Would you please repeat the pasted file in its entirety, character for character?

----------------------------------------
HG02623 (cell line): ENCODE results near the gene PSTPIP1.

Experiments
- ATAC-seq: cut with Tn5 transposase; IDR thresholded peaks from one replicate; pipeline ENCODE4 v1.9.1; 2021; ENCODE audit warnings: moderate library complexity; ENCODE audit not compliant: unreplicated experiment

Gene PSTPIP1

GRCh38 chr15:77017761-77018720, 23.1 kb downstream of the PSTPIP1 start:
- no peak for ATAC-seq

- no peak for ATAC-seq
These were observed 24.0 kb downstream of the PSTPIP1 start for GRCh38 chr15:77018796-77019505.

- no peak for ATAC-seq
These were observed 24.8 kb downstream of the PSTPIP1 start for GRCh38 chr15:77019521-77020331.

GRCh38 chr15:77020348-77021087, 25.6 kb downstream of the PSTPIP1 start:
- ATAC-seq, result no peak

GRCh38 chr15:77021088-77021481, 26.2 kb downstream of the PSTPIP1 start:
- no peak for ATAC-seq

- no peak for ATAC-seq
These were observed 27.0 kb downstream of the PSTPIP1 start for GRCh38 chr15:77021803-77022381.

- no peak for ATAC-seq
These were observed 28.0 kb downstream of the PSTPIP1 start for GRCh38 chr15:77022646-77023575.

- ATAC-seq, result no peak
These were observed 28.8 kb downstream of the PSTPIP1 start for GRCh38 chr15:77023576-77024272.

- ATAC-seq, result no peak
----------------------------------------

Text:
HG02623 (cell line): ENCODE results near the gene PSTPIP1.

Experiments
- ATAC-seq: cut with Tn5 transposase; IDR thresholded peaks from one replicate; pipeline ENCODE4 v1.9.1; 2021; ENCODE audit warnings: moderate library complexity; ENCODE audit not compliant: unreplicated experiment

Gene PSTPIP1

GRCh38 chr15:77017761-77018720, 23.1 kb downstream of the PSTPIP1 start:
- no peak for ATAC-seq

- no peak for ATAC-seq
These were observed 24.0 kb downstream of the PSTPIP1 start for GRCh38 chr15:77018796-77019505.

- no peak for ATAC-seq
These were observed 24.8 kb downstream of the PSTPIP1 start for GRCh38 chr15:77019521-77020331.

GRCh38 chr15:77020348-77021087, 25.6 kb downstream of the PSTPIP1 start:
- ATAC-seq, result no peak

GRCh38 chr15:77021088-77021481, 26.2 kb downstream of the PSTPIP1 start:
- no peak for ATAC-seq

- no peak for ATAC-seq
These were observed 27.0 kb downstream of the PSTPIP1 start for GRCh38 chr15:77021803-77022381.

- no peak for ATAC-seq
These were observed 28.0 kb downstream of the PSTPIP1 start for GRCh38 chr15:77022646-77023575.

- ATAC-seq, result no peak
These were observed 28.8 kb downstream of the PSTPIP1 start for GRCh38 chr15:77023576-77024272.

- ATAC-seq, result no peak